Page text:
Before my wedding in 2011, my mother-in-law gave me a copy of ‘The Home Cyclopedia of Practical Knowledge’. Printed in 1902, it’s binding has come loose and the sheaves of paper threaten to break from their stitching. Its edges are worn in such a way as to suggest that some young married woman used this copy regularly. It covers topics ranging from efficient bookkeeping to the English language during the last ten centuries to history of New Guinea to setting a room using attractive home decorations.
That fall, a combination of rapidly cooling weather and an abundant tomato crop had me scratching my head what to do with them all. Pickled fruits and vegetables are all the rage right now, so I looked through the book for some turn of the century ideas. Tucked in amongst all of this tremendous and often not very practical knowledge is a section on pickling. The recipes are not as you might expect, rather than an exact recipe, it’s more like a list of recommended ingredients that can be put together to create whatever the title might suggest. The recipe was a great place to start, but incredibly unhelpful. I searched for actually tested recipes and after some tweaking came up with this one. It produced a pale lime-straw colored pickled fruit and the smell is amazing.
4 pounds green tomatoes, chopped
2 small onion, chopped
3 tablespoons pickling salt
1/2 cup sugar
1 1/2 cups vinegar (5% acidity)
1 1/2 teaspoons mustard seeds
1 1/2 teaspoons slivered ginger
1 1/2 teaspoons celery seeds
2 teaspoons peppercorns
1 1/2 cups water
4 half pint jars with new lids and bands
Sprinkle tomato and onion with pickling salt; let stand 6 hours. Drain and pat dry with paper towels; set aside.
Combine sugar and vinegar in a medium lidded stockpot; cook over medium heat, stirring constantly until sugar dissolves.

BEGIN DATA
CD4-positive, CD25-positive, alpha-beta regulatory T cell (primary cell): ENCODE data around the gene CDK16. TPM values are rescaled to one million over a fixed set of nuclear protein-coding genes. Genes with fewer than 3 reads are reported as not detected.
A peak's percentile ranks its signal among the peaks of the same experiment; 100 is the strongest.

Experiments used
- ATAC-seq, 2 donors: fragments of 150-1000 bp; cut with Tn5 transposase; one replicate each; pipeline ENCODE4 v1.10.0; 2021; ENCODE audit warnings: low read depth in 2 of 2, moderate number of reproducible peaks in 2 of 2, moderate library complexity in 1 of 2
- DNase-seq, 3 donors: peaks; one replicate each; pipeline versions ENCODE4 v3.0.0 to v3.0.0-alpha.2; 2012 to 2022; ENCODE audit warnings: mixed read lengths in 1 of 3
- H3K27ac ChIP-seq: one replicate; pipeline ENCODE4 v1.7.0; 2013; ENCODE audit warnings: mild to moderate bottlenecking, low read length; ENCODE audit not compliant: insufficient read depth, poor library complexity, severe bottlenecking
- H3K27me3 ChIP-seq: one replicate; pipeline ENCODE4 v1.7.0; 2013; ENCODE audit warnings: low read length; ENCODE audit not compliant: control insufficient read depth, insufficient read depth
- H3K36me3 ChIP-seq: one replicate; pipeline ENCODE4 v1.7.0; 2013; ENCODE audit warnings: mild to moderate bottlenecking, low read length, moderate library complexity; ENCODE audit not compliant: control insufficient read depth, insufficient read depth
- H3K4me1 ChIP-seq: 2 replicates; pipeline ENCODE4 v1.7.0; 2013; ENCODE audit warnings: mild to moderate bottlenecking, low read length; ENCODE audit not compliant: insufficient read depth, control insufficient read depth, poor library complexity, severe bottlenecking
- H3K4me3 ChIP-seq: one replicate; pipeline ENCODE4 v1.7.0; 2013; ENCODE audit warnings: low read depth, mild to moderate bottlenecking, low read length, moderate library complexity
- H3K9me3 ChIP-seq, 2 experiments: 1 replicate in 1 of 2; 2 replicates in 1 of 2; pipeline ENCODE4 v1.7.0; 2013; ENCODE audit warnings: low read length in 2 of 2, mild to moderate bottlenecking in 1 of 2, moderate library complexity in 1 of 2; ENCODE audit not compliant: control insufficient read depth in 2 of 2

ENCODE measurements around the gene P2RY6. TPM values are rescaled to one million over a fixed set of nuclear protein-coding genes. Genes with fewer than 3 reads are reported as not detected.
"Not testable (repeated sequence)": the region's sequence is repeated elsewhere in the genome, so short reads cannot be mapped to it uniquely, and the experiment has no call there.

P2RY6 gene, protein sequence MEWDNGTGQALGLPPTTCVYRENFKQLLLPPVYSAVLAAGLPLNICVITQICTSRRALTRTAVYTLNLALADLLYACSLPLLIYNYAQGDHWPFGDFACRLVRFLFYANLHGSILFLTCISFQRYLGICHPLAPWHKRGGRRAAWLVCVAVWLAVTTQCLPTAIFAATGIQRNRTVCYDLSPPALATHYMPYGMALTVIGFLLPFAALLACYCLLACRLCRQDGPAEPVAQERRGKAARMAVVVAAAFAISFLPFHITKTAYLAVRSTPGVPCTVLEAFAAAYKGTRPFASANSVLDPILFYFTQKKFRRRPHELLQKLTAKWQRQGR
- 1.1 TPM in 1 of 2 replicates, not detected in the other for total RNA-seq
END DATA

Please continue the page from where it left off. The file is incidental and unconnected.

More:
Place herbs, spices, and ginger on a 6-inch square of cheesecloth; tie with string. You may use a hinged tea ball instead of cheesecloth. Add spices, tomato, onion, and 1 1/2 cups water to vinegar mixture.
Bring to a boil, stirring twice; reduce heat, and simmer, stirring occasionally for ten minutes. Remove and discard spices.
Pour the hot mixture into hot jars, filling to 1/2 inch from top. Remove air bubbles; wipe jar rims. Cover at once with dry lids and screw on the bands.
Process in a boiling water canning setup for 10 minutes.
Store in a cool, dry, dark location.
While considered not as nutritious as vine-ripened red tomatoes, green tomatoes do have many nutritional benefits. Adding sautéed green tomatoes to a green salad or as a side to grilled meat may help you consume more essential vitamins and minerals. Never eat raw green tomatoes because they have a toxin, a glycoalkaloid called alpha-tomatine, which can be poisonous.
Ripe red and unripe green tomatoes have similar amounts of vitamin C. One cup of green tomatoes supplies as much as 42 mg of this important vitamin. Consuming plenty of vitamin C can help you strengthen your immune system so your body is able to fight off colds, flu and other illnesses more easily. Vitamin C is also crucial for the health of your teeth, gums, bones and skin. Adding cooked green tomatoes to your diet is one way to increase your intake vitamin C.
The concentration of beta-carotene in green tomatoes is similar to that of red tomatoes. Beta-carotene is present in many fruits and vegetables and helps your body produce vitamin A. Vitamin A is essential because it helps protect the health of your eyes. Vitamin A also helps you produce healthy white blood cells and encourages proper cell division. A 1-cup serving of green tomatoes provides you with 623 mcg of beta-carotene.
A 1 cup serving of green tomatoes provides you with several additional nutrients as well, including 23 mg of calcium and 367 mg of potassium. Green tomatoes also contain protein, magnesium, phosphorus and vitamin K.
Green tomatoes are also healthy source of fiber, which your intestinal and digestive systems rely on for good health. One cup of green tomatoes supplies about 2 g of dietary fiber. Fiber is present in most fruits, vegetables and whole grains, so increasing your intake of these foods, including cooked green tomatoes, can help you get enough in your diet. The Harvard School of Public Health reports that a diet that includes plenty of fiber may help you reduce your risk of several life-threatening conditions, including heart disease, colon cancer and Type 2 diabetes. Fiber also keeps your digestive system working well so you are less likely to experience constipation.
Did you pickle any fruits or vegetables this year?
Which ones were your favorite and why?
– Annie Levay-Krause